Join us for 12 Crafty Days of Christmas 
Spiced Christmas Kraut

The flavours of the season – apple, cinnamon, cloves and orange – make this sauerkraut almost dessert-like, with enough tang and spice to pair well with any part of the meal or between-meal snacking. This recipe works well with either red or green cabbage, although we prefer the rich purple colour of the red cabbage for this particular Christmas Kraut.

This special holiday kraut is so unbelievably good it is bound to become a new family favourite!


  • ½ cup Kefir whey or freshly brewed kombucha

  • 1 head of red or green cabbage, shredded or finely chopped

  • 3 medium apples, grated or finely chopped

  • 3 medium carrots, grated or finely chopped

  • 1 tablespoon of fresh grated ginger

  • 1 teaspoon ground cinnamon

  • ¼ teaspoon ground all spice

  • ¼ teaspoon ground cloves

  • 3 tbs himalayan or non-iodated sea salt*

  • 1 medium orange juiced

You will need the following

  • Veggie pounder

  • Fermenting weight or boiled pebbles or rock

  • 1 litre glass jar with sealable lid and airlock


Spiced Christmas Kraut


  1. Remove 2-3 outer leaves of the cabbage and set aside.

  2. Finely chop or shred the remaining cabbage and place in a large mixing bowl.

  3. Weigh the chopped cabbage and add in the salt at a ratio of 1.5 tablespoons of salt per kilogram of chopped cabbage *see note below.

  4. Mix the salt in slowly and evenly as you massage and pound the cabbage. Mixing the salt in evenly is just as important as getting the ratio correct. If the salt isn’t evenly distributed you run the risk of having pockets of bad, spoiled kraut.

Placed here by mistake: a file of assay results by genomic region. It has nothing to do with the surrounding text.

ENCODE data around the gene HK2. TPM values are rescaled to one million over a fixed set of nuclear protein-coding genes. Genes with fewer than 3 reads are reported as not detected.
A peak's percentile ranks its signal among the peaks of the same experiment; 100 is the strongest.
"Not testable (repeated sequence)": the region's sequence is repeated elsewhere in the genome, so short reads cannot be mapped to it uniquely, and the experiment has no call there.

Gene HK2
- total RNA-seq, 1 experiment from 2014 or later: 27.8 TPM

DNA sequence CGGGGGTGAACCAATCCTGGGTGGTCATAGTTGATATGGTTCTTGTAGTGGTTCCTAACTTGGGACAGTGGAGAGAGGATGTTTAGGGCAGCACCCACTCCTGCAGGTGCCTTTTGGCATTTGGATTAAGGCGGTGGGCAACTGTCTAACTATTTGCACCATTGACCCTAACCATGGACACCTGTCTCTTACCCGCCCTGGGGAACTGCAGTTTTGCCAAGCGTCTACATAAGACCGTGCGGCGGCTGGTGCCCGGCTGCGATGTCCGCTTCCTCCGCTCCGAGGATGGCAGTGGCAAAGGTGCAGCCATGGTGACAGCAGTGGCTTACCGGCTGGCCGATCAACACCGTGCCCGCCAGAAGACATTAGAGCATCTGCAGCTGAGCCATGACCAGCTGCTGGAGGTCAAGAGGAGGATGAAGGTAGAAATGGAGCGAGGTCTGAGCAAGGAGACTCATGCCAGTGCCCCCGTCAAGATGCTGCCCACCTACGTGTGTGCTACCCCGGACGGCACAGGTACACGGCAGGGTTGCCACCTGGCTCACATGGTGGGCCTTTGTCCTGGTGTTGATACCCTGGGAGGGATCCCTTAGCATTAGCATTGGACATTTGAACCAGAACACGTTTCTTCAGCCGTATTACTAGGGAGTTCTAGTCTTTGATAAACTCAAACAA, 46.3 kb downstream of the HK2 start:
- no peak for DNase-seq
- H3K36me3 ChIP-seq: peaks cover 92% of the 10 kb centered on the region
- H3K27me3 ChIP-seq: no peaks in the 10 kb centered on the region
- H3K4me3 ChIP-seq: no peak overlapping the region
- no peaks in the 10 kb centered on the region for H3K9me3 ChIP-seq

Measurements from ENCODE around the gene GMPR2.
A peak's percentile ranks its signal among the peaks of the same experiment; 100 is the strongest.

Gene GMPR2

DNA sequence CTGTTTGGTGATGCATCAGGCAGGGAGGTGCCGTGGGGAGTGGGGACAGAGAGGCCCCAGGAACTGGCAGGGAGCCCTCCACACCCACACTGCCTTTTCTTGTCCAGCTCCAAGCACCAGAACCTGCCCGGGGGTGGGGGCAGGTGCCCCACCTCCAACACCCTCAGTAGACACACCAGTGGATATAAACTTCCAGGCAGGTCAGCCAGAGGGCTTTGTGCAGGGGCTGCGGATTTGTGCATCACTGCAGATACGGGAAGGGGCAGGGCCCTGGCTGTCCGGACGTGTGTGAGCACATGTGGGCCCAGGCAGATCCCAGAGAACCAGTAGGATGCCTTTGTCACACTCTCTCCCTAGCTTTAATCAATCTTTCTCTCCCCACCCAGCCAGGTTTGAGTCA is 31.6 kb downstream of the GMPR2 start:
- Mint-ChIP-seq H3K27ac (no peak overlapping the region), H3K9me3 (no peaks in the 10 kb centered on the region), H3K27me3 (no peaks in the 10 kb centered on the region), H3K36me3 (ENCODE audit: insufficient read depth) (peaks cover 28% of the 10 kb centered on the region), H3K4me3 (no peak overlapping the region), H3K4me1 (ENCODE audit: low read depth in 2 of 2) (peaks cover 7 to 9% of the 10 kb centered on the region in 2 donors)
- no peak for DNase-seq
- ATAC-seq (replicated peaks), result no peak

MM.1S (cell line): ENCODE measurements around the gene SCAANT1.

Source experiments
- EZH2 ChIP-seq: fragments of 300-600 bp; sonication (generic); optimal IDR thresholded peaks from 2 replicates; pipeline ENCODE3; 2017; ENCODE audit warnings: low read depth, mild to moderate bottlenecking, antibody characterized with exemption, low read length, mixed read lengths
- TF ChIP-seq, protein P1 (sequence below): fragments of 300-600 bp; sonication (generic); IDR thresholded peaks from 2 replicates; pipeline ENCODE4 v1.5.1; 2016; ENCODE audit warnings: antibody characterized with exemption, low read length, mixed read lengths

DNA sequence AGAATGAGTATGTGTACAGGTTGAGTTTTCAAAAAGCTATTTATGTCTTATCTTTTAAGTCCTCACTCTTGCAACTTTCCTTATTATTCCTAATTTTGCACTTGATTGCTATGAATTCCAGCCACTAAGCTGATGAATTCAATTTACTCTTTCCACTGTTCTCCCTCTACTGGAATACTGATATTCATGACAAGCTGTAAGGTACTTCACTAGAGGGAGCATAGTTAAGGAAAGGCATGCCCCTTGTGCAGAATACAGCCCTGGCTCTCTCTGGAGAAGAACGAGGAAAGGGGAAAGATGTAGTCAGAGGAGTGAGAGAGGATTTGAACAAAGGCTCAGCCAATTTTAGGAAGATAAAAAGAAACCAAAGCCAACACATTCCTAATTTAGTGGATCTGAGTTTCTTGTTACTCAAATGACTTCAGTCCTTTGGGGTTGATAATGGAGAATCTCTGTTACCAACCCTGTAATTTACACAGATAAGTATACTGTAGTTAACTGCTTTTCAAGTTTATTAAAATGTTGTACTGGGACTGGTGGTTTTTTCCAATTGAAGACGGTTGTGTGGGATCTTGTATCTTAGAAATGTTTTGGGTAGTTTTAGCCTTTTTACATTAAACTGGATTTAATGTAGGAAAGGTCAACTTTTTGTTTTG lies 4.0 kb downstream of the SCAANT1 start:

5. Continue to pound and squeeze the salted veggies for about 5-10 minutes to release all the water.

  6. Set aside the veggie mix and let it sit for 15-20 minutes so that the salt has time to draw out the liquid.

  7. Add the chopped or shredded carrots and apples together with the ginger, cloves, all spice and cinnamon to the cabbage mixture.

  8. Mix and squeeze the cabbage mixture with your hands or a vegetable pounder until liquid comes out when squeezed.

  9. Then add in the kefir whey or kombucha and the orange juice and mix well.

  10. Pack the cabbage into the glass fermenting jar tightly using either your hand or a veggie pounder. Pushing the mixture all the way down until it is submerged in its own juices (this is the brine).

  11. Repeat this until there is about 1½ inches of space left at the top of the jar.

  12. Place the cabbage leaves that were removed in step 1 on top of the mixture and place a small weight on top of the cabbage leave to ensure that the cabbage mixture remains submerged in the brine.

  13. Seal the fermenting jar and set on the counter for 5-7 days in a cool, shaded place. If you do not have an airlock, screw the lid of the jar on loosely so as to allow the gases to escape as fermentation takes place. Place a plate under the fermenting jar in case it bubbles over and makes a mess.

  14. Check the kraut every day to make sure that the veggies are fully submerged in the brine (liquid). If they have risen above the brine, simply push them down and add a little more weight to ensure that they are fully covered by the brine.

  15. During fermentation the kraut will bubble a little and become cloudy. If scum appears, remove it with a spoon.

  16. Remove the rolled up cabbage leaves and discard before serving and eating.

  17. This kraut can be kept in a covered airtight jar in the refrigerator for up to nine months.


Anytime you make sauerkraut the most important consideration is the salt ratio. Too much and you will inhibit the growth of the good bacteria and the ferment won’t get started. Too little and you will be overrun with bad bacteria and get spoilage. So it is essential to weigh your veggies after they are chopped or shredded.